In dusty, time-warped Indian villages, the last camels plough the land, last charkhas spin and last handlooms weave. The global ‘outside’ pushes in via Western culture, technology, huge land and agro-chemical contracts and the desire for a ‘number 2’ illegal route abroad.
Zameen (Land) is set in the cotton fields of Punjab, India. Baba, an ageing Sikh cotton farmer, toils away in his fields, struggling against the vagaries of nature and the modern world. His dutiful daughter Chandni dreams of escaping her fate. Her wastrel brother Dhani dreams of ‘Amrika’. When the moneylender Lal’s son Suraj returns from the outside world, Chandni and Dhani reflect on faded lives and aspirations and reach for ‘phoren’ dreams. A final reckoning on Baba’s land draws out truths, forcing the family to the brink of collapse, in a world changing fast and losing its values.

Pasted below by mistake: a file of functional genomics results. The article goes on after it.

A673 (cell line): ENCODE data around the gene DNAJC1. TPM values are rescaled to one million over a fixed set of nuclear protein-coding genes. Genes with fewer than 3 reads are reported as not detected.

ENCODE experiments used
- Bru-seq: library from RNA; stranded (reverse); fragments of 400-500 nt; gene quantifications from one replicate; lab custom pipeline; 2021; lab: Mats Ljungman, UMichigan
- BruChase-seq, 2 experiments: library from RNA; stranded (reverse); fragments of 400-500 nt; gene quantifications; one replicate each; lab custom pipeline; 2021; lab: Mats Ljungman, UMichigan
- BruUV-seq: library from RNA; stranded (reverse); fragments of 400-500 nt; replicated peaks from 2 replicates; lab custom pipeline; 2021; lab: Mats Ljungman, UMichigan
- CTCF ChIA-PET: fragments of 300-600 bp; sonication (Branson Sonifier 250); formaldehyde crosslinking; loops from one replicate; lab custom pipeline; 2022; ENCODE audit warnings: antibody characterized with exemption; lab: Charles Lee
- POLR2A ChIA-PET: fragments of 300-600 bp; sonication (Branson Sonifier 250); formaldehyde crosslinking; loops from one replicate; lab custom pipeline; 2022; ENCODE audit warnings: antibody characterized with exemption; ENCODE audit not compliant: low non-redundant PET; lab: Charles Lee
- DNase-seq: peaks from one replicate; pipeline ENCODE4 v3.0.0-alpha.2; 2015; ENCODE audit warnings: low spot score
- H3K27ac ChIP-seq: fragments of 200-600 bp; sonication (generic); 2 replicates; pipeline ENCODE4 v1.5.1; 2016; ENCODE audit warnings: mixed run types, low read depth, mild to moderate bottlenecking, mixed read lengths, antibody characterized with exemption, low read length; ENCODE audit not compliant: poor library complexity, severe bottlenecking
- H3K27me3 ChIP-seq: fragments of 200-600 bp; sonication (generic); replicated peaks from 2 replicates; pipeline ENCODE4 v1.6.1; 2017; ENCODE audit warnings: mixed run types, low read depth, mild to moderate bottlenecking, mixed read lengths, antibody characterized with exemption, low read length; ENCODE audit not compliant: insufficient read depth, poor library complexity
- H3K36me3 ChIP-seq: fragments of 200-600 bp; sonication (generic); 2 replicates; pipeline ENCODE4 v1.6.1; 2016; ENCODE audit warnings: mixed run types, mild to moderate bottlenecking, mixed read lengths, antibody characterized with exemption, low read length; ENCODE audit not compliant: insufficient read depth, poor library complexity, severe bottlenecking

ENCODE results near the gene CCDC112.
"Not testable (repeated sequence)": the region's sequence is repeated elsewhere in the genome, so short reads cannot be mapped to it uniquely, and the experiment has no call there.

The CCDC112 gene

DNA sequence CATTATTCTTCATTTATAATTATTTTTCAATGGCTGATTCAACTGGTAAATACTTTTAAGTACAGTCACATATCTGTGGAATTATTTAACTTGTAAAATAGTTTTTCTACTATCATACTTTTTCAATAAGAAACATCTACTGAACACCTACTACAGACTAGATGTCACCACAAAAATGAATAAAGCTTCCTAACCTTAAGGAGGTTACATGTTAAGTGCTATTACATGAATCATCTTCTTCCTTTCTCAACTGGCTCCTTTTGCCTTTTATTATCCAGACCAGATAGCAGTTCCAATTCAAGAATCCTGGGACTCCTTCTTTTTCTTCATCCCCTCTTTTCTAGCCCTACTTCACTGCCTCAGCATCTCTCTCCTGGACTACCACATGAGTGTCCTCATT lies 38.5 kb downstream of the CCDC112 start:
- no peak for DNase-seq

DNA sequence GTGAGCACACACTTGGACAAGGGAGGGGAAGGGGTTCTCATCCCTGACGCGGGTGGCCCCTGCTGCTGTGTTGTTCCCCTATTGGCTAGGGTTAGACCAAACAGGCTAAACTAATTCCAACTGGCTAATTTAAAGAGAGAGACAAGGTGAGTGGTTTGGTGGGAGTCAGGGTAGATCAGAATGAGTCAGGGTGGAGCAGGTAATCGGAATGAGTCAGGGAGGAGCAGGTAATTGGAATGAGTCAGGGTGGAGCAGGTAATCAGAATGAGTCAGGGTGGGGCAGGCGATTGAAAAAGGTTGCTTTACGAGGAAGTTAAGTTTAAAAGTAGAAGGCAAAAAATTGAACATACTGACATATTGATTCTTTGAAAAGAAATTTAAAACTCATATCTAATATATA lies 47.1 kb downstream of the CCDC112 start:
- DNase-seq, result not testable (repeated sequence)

Rooted in Punjabi farming and folk culture, ancestral land and soil, Zameen was written before mass Indian farmer protests against the increasing corporatisation of agriculture, rising farmer suicides and decimation of small farmers. Facing a climate change catastrophe, Zameen captures a world in transition, as nature, tradition and globalisation violently collide around small village lives – lives steeped in a history of toil, struggle – and resilience.